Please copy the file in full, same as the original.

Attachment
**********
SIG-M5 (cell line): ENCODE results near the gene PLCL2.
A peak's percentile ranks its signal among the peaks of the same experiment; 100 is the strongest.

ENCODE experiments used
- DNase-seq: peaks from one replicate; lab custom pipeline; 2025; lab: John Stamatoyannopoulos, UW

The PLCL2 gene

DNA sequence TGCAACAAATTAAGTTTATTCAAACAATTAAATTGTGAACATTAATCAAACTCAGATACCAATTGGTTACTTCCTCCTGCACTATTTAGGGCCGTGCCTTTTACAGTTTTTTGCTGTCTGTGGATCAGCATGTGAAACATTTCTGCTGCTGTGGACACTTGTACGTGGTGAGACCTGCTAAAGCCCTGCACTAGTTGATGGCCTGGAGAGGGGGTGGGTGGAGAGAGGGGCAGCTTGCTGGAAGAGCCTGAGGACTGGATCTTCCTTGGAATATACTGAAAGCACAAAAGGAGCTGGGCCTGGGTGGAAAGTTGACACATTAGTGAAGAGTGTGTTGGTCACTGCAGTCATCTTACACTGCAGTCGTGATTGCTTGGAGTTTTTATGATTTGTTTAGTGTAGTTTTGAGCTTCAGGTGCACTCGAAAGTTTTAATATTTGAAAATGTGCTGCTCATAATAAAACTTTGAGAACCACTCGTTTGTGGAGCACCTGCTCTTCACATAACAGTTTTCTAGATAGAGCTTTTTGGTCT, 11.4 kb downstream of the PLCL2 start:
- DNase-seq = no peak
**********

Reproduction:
SIG-M5 (cell line): ENCODE results near the gene PLCL2.
A peak's percentile ranks its signal among the peaks of the same experiment; 100 is the strongest.

ENCODE experiments used
- DNase-seq: peaks from one replicate; lab custom pipeline; 2025; lab: John Stamatoyannopoulos, UW

The PLCL2 gene

DNA sequence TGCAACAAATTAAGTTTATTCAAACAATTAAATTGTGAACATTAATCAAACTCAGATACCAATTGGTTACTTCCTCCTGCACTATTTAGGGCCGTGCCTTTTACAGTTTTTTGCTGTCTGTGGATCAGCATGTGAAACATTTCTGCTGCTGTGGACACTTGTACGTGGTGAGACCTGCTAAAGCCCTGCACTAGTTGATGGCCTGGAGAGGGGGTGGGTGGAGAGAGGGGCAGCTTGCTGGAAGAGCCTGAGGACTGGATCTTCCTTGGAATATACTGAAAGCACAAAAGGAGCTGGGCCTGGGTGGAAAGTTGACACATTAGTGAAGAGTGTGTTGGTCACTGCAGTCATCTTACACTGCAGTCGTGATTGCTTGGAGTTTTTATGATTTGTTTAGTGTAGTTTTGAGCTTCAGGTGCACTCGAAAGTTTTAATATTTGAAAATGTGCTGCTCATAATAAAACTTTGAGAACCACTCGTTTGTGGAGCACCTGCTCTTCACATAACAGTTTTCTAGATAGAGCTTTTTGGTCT, 11.4 kb downstream of the PLCL2 start:
- DNase-seq = no peak